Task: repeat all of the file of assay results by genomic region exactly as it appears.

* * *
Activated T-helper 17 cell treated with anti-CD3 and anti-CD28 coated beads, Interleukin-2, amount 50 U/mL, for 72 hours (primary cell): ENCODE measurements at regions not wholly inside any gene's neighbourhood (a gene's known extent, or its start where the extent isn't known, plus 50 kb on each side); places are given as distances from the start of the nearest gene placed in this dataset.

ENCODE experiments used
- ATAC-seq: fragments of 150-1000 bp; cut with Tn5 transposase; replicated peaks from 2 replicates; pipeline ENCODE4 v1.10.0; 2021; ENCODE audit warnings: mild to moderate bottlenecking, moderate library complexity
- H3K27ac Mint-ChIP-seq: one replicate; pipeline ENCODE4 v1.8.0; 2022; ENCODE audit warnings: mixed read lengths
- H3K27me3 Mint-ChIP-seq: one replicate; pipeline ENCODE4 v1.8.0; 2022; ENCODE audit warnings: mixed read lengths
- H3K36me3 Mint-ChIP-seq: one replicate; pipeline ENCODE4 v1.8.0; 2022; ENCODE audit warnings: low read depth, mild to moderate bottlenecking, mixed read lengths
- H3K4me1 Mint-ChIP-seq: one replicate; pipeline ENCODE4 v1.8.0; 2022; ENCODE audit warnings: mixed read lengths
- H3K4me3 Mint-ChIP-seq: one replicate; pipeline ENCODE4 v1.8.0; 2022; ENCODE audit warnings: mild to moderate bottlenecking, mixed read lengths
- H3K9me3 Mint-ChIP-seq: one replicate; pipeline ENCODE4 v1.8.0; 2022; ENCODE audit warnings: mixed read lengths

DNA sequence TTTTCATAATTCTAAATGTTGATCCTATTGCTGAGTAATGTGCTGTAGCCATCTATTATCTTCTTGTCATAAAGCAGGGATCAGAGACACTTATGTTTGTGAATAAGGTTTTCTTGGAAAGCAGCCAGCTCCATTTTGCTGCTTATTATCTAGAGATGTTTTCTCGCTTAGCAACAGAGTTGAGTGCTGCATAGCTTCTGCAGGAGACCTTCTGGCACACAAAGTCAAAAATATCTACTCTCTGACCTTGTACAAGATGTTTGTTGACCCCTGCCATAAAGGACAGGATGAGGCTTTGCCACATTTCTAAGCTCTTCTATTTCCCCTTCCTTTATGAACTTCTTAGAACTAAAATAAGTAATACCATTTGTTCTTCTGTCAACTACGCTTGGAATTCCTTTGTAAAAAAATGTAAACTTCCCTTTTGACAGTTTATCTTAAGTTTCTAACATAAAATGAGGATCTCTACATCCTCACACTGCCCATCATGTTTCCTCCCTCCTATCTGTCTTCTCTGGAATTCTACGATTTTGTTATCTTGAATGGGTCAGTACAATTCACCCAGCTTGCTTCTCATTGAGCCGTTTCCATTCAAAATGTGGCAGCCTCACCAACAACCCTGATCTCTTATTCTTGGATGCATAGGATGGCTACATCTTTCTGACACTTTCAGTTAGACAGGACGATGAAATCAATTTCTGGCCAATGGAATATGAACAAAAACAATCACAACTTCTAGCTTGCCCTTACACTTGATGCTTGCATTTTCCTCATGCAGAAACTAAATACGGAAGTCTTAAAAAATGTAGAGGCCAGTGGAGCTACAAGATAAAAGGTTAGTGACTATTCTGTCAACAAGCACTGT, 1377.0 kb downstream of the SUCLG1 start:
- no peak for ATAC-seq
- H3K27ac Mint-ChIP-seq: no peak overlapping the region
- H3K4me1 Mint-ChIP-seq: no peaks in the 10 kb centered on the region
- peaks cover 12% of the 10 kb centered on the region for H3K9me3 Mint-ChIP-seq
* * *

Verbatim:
Activated T-helper 17 cell treated with anti-CD3 and anti-CD28 coated beads, Interleukin-2, amount 50 U/mL, for 72 hours (primary cell): ENCODE measurements at regions not wholly inside any gene's neighbourhood (a gene's known extent, or its start where the extent isn't known, plus 50 kb on each side); places are given as distances from the start of the nearest gene placed in this dataset.

ENCODE experiments used
- ATAC-seq: fragments of 150-1000 bp; cut with Tn5 transposase; replicated peaks from 2 replicates; pipeline ENCODE4 v1.10.0; 2021; ENCODE audit warnings: mild to moderate bottlenecking, moderate library complexity
- H3K27ac Mint-ChIP-seq: one replicate; pipeline ENCODE4 v1.8.0; 2022; ENCODE audit warnings: mixed read lengths
- H3K27me3 Mint-ChIP-seq: one replicate; pipeline ENCODE4 v1.8.0; 2022; ENCODE audit warnings: mixed read lengths
- H3K36me3 Mint-ChIP-seq: one replicate; pipeline ENCODE4 v1.8.0; 2022; ENCODE audit warnings: low read depth, mild to moderate bottlenecking, mixed read lengths
- H3K4me1 Mint-ChIP-seq: one replicate; pipeline ENCODE4 v1.8.0; 2022; ENCODE audit warnings: mixed read lengths
- H3K4me3 Mint-ChIP-seq: one replicate; pipeline ENCODE4 v1.8.0; 2022; ENCODE audit warnings: mild to moderate bottlenecking, mixed read lengths
- H3K9me3 Mint-ChIP-seq: one replicate; pipeline ENCODE4 v1.8.0; 2022; ENCODE audit warnings: mixed read lengths

DNA sequence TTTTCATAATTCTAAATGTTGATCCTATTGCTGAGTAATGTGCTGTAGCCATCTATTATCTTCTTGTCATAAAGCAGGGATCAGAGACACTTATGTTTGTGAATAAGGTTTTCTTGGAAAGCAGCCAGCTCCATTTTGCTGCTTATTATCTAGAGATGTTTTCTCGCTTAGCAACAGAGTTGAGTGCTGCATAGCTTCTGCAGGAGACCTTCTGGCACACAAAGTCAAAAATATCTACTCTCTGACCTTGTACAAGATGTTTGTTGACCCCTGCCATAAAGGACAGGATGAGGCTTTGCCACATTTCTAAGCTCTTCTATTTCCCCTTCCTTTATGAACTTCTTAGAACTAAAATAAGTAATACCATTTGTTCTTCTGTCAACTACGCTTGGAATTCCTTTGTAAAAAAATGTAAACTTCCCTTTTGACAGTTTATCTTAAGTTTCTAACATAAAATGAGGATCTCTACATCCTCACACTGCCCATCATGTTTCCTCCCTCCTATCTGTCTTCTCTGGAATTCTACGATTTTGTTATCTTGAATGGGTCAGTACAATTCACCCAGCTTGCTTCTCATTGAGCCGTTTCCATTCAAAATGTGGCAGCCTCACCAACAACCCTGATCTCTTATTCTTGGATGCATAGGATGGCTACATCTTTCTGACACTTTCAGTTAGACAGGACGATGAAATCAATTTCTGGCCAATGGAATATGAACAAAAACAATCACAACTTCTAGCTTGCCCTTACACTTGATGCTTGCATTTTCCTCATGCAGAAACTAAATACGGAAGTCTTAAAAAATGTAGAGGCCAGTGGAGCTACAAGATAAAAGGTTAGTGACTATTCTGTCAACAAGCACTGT, 1377.0 kb downstream of the SUCLG1 start:
- no peak for ATAC-seq
- H3K27ac Mint-ChIP-seq: no peak overlapping the region
- H3K4me1 Mint-ChIP-seq: no peaks in the 10 kb centered on the region
- peaks cover 12% of the 10 kb centered on the region for H3K9me3 Mint-ChIP-seq